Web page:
Security

Iran seeks control of key Syria land, sea ports

By Waleed Abu al-Khair in Cairo

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Members of the Fatemiyoun Brigade, an Afghan Shia militia fighting under the command of Iranian officers, are deployed by the IRGC in the Albu Kamal area of Syria. [Photo via Tasnim News Agency]

The Iranian regime has been taking advantage of Syria's weakened state to extend its reach into the war-torn country and set up corridors through which it can move its forces and conduct illicit trade, analysts told Diyaruna.

To support its strategic interests, Iran has focused its efforts in specific areas.

These include the Mediterranean port of Latakia, which the Islamic Revolutionary Guards Corps (IRGC) has reportedly used to smuggle in arms and oil, in defiance of sanctions.

They include a proposed rail line, that would link Iran to the port of Latakia via Iraq, as well as land border crossings in the eastern Syrian province of Deir Ezzor, where the IRGC has been bolstering its presence and recruitment efforts.

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Portraits of Syrian President Bashar al-Assad, Hizbullah chief Hassan Nasrallah, Iran's supreme leader Ali Khamenei, Russian President Vladimir Putin and archaeologist Khaled al-Asaad are seen in Deir Ezzor city on September 20th, 2017. [Louai Beshara/AFP]

Gaining control of land border crossings between Syria and Iraq supports Iran's eventual goal of establishing a trans-regional land route, analysts said.

To further this scheme, the IRGC is building several new military bases near the border with Iraq, in a move military expert Wael Abdul-Muttalib has described as "provocative and dangerous".

The completion and full activation of the new base in Albu Kamal, near the border crossing with Iraq and the Iraqi border town of al-Qaim, could lead to further tension and clashes, Abdul-Muttalib told Diyaruna.

Satellite photos published by regional and international media outlets show that construction is under way on a large IRGC military base, reportedly known as the "Imam Ali" base, he said.

The photos show construction on eight structures has been completed.

'A provocative act'

The new "Imam Ali" base will enable the IRGC to import large quantities of weapons, missiles and logistical equipment into Syria and store them there, as well as to bring in and house fighters, Abdul-Muttalib said.

The IRGC's push to complete the construction of the military base it is establishing in the Albu Kamal area, along with a training camp in nearby al-Mayadeen, "is clearly a provocative act", he said.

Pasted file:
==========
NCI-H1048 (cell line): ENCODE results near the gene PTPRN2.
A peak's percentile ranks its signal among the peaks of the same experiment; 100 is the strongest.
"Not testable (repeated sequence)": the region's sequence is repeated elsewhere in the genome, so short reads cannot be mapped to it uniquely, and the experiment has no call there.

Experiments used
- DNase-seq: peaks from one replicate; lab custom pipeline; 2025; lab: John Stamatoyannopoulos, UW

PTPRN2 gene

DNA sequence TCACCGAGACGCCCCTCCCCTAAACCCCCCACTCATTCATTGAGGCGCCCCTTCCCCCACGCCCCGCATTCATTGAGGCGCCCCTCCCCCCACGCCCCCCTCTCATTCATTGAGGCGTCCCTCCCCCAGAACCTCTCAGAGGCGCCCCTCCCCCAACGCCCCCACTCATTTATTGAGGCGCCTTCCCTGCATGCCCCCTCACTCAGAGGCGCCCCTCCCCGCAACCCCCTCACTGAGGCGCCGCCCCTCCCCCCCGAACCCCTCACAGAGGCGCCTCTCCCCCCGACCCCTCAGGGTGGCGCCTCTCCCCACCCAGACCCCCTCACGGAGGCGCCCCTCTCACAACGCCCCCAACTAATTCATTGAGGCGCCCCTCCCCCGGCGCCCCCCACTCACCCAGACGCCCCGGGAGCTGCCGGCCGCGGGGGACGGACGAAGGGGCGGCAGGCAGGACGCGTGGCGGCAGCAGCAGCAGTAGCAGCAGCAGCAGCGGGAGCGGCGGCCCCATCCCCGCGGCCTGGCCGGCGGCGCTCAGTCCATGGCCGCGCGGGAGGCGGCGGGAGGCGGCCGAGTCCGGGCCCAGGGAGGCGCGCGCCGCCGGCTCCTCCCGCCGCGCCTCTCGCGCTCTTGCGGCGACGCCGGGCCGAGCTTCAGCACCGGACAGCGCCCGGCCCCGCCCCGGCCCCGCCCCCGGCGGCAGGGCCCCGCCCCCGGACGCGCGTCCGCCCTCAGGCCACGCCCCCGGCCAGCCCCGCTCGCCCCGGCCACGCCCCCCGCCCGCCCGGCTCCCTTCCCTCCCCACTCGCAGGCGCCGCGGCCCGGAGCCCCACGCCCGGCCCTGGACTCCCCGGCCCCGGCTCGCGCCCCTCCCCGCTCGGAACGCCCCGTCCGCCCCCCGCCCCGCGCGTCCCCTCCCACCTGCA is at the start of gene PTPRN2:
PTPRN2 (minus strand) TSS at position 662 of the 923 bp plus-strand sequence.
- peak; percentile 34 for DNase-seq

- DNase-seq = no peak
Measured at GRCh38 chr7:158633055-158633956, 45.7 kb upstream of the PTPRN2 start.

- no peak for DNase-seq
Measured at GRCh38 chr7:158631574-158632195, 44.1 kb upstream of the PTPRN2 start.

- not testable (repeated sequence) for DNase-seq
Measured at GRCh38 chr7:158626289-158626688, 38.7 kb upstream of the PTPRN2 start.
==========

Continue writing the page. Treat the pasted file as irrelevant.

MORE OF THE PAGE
The new base and training camp pose a danger both in terms of their size and their location in the Iraq-Syria border area, he noted.

If construction is completed and these bases remain in place, he said, this would provide the IRGC with a huge strategic advantage with regard to its operations in Syria, Iraq and Lebanon, where its proxy Hizbullah is based.

According to Abdul-Muttalib, the medium and long-range missiles that could be stored in these new facilities pose the most serious threat.

These would put not just Syria, but all the countries of the region at "irreversible risk" if Iran decides to use this base to launch missiles, he said.

The area is close to the newly reopened Albu Kamal/al-Qaim border crossing, and Iran has previously established an illegal crossing in the area.

IRGC base in al-Mayadeen

The IRGC has built another base outside al-Mayadeen in eastern rural Deir Ezzor, local activist Jamil al-Abed told Diyaruna.

IRGC-affiliated militias erected a wall more than two metres high around the base on all sides, completely obstructing view of its interior, he said.

A large number of trucks with covered cargo areas were seen transporting what seemed to be equipment and weapons inside the base, al-Abed said, adding that a large number of militiamen have been deployed to the region.

The IRGC has built a number of other bases in recent months dedicated to training new recruits from rural Deir Ezzor and the desert areas, he said.

The IRGC and allied militias appear to be in a race to expand their presence in the area, and have been stepping up their recruitment efforts, said Ayham al-Ali, an activist with the Albu Kamal Natives Corner Facebook page.

Local youth are being pressured to join IRGC-aligned militias, he told Diyaruna, with money and aid used to entice recruits denied to those who refuse, thus pushing the unemployed to join.

But as the IRGC rushes to expand its presence in Deir Ezzor, a power struggle between the Iranian and Syrian regimes has begun to emerge, he said.

As it attempts to assert itself and further its own interests, the IRGC has sought to minimise the presence of Syrian regime forces and restrict governmental and security institutions, he said.

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